His name was Yaḥyā, his kunya (Islamic surname) Abū Zakariyyā and his given title Muḥyuddīn (meaning “Reviver of the Religion”). But he is known in history as simply Imām Nawawī from his place of birth in the Syrian village of Nawā south of Damascus, said to be the hometown of the Prophet Job (Ayyūb). Like other notable scholars, he was a premier product of Damascus, the lush city of knowledge and Islamic scholarship.
His Learning and Vast Knowledge
Born 631/1234 into a humble family, not particularly known for scholarship or fame, his father, a local shopkeeper, was noted to be extremely pious and made sure to adequately provide for his son’s education, primarily in the religious sciences. He in turn was the ideal young student, full of zeal and thirst for learning and shunning games and play even in childhood. He acquired his early education in the Qur’ān in his hometown and when it became clear that his aptitude required much more, he was taken to Damascus for further studies.
It was there that he truly blossomed, spending night and day with a singular devotion that became legendary even in his own time. He studied both privately and formally, attending several formal institutes such as the Rawāḥiyyah school. At this particular school he spent a number of years living in a small room full of so many books that he had to move them to make room anytime he had visitors. He never wasted time, reviewed his lessons while walking, and ate and slept with his books. He himself admitted that during this period he spent two years without ever lying down on his side, falling asleep instead while reading and studying, picking where he left off when waking up.
The first of a series for the Message International Magazine, in which I attempt to examine one great personality from our rich and vibrant scholarly tradition, along with some information on one of their major literary works, explained in the context of the historical era they lived in. It is my hope that presenting glimpses from our tradition in light of these three aspects (the personality, the text, and the historical context that produced both) will make for a more holistic and comprehensive understanding of our tradition and go a long way towards building Islamic literacy and a more robust connection with our heritage.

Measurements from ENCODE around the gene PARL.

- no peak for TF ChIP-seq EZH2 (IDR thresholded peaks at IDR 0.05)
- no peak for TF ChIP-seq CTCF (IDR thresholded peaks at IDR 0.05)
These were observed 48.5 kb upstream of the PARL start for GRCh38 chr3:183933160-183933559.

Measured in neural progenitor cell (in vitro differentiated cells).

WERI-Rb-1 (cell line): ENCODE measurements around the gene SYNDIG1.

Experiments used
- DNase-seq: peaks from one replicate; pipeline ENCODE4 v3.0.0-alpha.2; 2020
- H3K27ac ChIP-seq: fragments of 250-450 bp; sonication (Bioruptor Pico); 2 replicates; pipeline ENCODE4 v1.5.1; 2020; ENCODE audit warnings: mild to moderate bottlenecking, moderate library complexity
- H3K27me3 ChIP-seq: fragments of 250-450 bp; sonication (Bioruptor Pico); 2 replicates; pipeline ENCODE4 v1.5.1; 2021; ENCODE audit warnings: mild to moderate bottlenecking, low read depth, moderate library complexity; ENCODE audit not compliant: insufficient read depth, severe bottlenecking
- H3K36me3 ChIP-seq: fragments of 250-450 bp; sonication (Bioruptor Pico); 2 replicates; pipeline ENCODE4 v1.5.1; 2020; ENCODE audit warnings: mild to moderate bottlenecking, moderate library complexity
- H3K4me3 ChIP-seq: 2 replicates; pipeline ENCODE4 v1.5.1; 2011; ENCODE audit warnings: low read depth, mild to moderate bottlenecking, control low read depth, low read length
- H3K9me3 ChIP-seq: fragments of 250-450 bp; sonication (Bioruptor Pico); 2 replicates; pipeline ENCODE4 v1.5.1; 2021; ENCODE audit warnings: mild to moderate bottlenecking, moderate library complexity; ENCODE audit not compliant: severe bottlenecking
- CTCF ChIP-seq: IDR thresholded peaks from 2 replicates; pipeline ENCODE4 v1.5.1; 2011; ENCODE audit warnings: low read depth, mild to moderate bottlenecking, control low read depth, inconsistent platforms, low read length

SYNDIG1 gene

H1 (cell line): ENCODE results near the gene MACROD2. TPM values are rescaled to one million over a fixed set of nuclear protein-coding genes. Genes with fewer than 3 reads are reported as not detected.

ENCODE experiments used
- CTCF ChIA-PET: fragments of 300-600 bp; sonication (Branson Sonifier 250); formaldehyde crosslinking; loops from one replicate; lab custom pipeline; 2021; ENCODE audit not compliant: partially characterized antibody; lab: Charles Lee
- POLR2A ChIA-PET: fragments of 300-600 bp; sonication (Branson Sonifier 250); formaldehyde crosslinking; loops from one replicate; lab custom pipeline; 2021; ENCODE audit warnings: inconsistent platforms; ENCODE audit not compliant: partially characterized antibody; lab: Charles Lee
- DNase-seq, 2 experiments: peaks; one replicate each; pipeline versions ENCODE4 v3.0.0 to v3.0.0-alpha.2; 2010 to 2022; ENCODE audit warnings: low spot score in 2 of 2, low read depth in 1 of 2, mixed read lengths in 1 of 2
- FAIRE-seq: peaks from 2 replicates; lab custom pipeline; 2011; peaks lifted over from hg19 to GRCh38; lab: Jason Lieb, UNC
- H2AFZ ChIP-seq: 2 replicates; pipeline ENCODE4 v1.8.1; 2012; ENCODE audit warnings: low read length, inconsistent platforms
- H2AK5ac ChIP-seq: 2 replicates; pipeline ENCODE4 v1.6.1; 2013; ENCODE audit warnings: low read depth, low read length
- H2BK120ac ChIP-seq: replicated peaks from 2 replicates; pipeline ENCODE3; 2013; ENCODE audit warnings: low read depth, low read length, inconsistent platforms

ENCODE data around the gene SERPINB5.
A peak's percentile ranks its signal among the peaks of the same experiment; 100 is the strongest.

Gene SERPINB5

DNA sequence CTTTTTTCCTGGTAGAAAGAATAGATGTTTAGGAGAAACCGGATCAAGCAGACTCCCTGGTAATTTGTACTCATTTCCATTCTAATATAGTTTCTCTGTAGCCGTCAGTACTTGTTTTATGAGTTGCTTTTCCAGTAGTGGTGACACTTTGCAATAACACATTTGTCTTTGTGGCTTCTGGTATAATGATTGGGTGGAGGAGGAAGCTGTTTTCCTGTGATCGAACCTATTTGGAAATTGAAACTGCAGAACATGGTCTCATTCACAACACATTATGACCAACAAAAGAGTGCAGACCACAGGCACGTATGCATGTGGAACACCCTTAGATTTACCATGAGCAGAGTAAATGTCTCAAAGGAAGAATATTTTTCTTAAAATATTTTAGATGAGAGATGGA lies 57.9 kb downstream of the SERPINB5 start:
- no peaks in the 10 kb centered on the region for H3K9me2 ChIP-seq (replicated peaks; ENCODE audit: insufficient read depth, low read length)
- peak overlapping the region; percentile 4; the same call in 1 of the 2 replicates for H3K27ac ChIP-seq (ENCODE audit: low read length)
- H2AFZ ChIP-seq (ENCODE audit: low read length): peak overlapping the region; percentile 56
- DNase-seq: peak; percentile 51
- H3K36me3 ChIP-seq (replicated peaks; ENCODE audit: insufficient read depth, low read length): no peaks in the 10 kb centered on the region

Imām Al-Qurtubī [died 671H/1272CE]: Abū ‘Abdullah Muhammad ibn Ahmad ibn Abūbakr al-Ansārī al-Khazrajī al-Qurtubī, also known as “the Shaykh of the Qur’anic commentators,” was a prolific scholar born and raised in Andalus whose learning and expertise extended to a broad varietyof subjects, including not only the Islamic sciences but the social and cultural issues of his era. He was a beneficiary of the rich and vibrant intellectual heritage of Cordoba, where he had access to someof the world’s most renowned scholars, numerous schools and the biggest public libraries in the world. He also lived during a period of constant conflict with the neighboring Christian kingdoms. In 627H his own fatherwas killed defending their farm from invading Crusader armies, and al-Qurubīwas forced to carry his body home and provide him a proper burial. At the age of 25, he was compelled to leave the region altogether with the fall of Cordoba in633H/1236CE. Continue reading →